Time to switch to WordPress

My comments over on my UserLand blog are down again. OK, it’s time to switch over to WordPress. I won’t do it if I don’t force myself over there. Life has just been so busy lately. Every extra minute I’ve been trying to answer email. I have 244 emails waiting to be answered. I’m sorry.

Oh, and James Torio, thanks for saying nice things about me in your Master’s thesis (as seen on Doc Searls’ weblog).

See ya over on http://www.scobleizer.com. We’ll clean up the house as we go along. I’m also going to open a TypePad blog, and also post over in my DABU blog (which is at http://www.robertscoble.com ) so that you can see how the blog tools compare (and so I can see that too).

One thing I’m interested in is which tool is most powerful? Which one is easiest to use? Which one gives best stats? Which one provides the best OPML and RSS options? Which one has best ping-server support? Which one has the most responsive company behind it? Which one is the easiest to customize?

What else is important in a blog tool? Well, let’s move over to WordPress and talk about it.

76 Replies to “Time to switch to WordPress”

  1. Be sure you activate the Feedburner option in the control panel. It’s much nicer and faster.

    And don’t forget categories…they’re really handy!

    I’m lovin’ WordPress!

    Like

  2. Be sure you activate the Feedburner option in the control panel. It’s much nicer and faster.

    And don’t forget categories…they’re really handy!

    I’m lovin’ WordPress!

    Like

  3. Subscribed! I can’t imagine how many hours per week you put into blogging. I’m just starting, and spending most of my time just reading! Looking forward to the new interface and the tagging features.

    I started my blog over on DABU after you initial post that you switched – so far so good!

    Like

  4. Subscribed! I can’t imagine how many hours per week you put into blogging. I’m just starting, and spending most of my time just reading! Looking forward to the new interface and the tagging features.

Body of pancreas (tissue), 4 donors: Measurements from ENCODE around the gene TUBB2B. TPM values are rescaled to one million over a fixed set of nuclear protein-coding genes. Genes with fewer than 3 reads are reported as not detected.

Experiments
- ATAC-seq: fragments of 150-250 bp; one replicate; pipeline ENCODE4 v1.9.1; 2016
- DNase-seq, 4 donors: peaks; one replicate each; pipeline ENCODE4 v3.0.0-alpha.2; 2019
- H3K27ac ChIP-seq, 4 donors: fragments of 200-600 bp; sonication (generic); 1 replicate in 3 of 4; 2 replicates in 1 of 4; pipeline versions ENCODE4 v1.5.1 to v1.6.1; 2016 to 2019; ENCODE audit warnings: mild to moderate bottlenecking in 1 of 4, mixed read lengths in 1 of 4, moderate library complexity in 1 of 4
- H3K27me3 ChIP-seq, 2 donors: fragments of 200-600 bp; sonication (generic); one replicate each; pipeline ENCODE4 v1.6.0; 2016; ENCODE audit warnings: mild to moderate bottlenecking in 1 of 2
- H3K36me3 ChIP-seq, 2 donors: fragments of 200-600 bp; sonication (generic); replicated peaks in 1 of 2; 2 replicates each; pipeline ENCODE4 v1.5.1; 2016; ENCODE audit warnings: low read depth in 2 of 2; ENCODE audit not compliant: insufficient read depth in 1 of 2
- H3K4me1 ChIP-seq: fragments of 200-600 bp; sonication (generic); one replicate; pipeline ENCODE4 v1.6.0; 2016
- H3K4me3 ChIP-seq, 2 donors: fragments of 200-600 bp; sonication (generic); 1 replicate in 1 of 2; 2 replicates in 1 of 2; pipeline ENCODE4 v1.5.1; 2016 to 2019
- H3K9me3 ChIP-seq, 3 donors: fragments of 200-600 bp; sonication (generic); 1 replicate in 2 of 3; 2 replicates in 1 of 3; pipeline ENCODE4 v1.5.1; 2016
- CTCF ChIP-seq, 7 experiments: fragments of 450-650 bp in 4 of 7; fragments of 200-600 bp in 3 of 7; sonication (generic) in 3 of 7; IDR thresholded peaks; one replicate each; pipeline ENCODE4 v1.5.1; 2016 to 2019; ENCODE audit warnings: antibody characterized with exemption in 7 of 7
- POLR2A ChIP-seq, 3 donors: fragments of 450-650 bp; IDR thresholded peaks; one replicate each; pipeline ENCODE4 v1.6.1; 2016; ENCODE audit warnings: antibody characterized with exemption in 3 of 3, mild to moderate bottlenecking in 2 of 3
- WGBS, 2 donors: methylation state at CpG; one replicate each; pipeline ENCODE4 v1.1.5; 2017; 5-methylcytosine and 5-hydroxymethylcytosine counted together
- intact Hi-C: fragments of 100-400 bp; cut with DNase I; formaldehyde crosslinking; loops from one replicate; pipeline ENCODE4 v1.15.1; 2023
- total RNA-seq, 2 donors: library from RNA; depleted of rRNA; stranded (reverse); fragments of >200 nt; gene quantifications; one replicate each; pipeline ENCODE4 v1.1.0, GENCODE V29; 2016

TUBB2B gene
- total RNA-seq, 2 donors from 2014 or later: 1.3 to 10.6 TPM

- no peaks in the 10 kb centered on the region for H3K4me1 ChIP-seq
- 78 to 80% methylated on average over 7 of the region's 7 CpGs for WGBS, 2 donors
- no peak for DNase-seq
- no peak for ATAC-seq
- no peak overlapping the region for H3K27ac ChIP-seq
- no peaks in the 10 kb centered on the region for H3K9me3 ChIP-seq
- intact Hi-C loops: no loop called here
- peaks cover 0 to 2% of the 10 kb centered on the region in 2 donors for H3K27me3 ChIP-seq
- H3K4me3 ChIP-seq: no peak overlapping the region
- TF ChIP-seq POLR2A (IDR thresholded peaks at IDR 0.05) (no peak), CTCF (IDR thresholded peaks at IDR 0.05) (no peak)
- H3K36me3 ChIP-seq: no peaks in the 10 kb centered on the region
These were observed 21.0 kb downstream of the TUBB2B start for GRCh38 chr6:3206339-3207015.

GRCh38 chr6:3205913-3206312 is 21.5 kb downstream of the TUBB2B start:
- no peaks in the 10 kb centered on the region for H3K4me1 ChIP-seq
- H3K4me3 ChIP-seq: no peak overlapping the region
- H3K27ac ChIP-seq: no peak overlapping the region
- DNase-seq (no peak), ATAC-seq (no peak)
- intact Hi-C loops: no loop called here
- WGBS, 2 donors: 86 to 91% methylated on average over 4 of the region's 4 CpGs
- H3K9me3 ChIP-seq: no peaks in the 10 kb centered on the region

I started my blog over on DABU after you initial post that you switched – so far so good!

    Like

  5. DasBlog is not a hosted solution. I don’t want to run my own server. DasBlog also doesn’t do the OPML thing I wanted (I held a little contest and DABU, TypePad, and WordPress responded).

    Like

  6. DasBlog is not a hosted solution. I don’t want to run my own server. DasBlog also doesn’t do the OPML thing I wanted (I held a little contest and DABU, TypePad, and WordPress responded).

    Like

  7. A quick comment on the new blog: While I like the overall theme, the green-on-green date stamps and the light green on white hyperlinks in your posts are not very readable IMO. It’s not that I cannot tell they’re links. It’s that they’re plainly hard to read. Any chance of darkening the shade of green for your links and date stamps? Or is it just me?

    Like

  8. A quick comment on the new blog: While I like the overall theme, the green-on-green date stamps and the light green on white hyperlinks in your posts are not very readable IMO. It’s not that I cannot tell they’re links. It’s that they’re plainly hard to read. Any chance of darkening the shade of green for your links and date stamps? Or is it just me?

    Like

  9. What else is important in a blogging tool? If you are going for heavy SEO features, then the things you listed are worth fussing over when determining which blogging tool to use.

    But if you are looking for a serious “blogging” tool, content matters. The important things to know about the blogging tool, if “blogging” is more important that being at the top of the charts, are:

    1. Is it easy to blog?
    2. Will it be still fun to blog in 3 months from now?
    3. How easy is it to post content? (Fast access, email, from any computer?)
    4. Does it motivate me to keep feeding the beast (blog)?

    Blogging isn’t just about having the slickest site on the web. It’s about what you say, how you say it, how long you are going to keep saying it, and what keeps you saying it.

    WordPress is very easy and getting easier to post content. It’s clean and simple interface puts the emphasis on the content and not on the distractions. While it is nice to have a fun and colorful administrative interface, I want to think about what I’m writing, not the bright colors and fancy designs on the screen. I like the idea of a clean piece of paper in the typewriter to make you focus on the words not the typewriter.

    How you measure that, I’ll leave it to the experts. πŸ˜‰

    As for tweaking this wordpress.com blog, as someone commented, nice thought, ain’t going to happen. Mr. Scoble is luckier than anyone on wordpress.com to get his own custom header. This feature might be available in the future, but wordpress.com is special right now because there are only a few Themes to choose from, totally untweakable, so the emphasis is on the content not the looks.

    Again, content matters.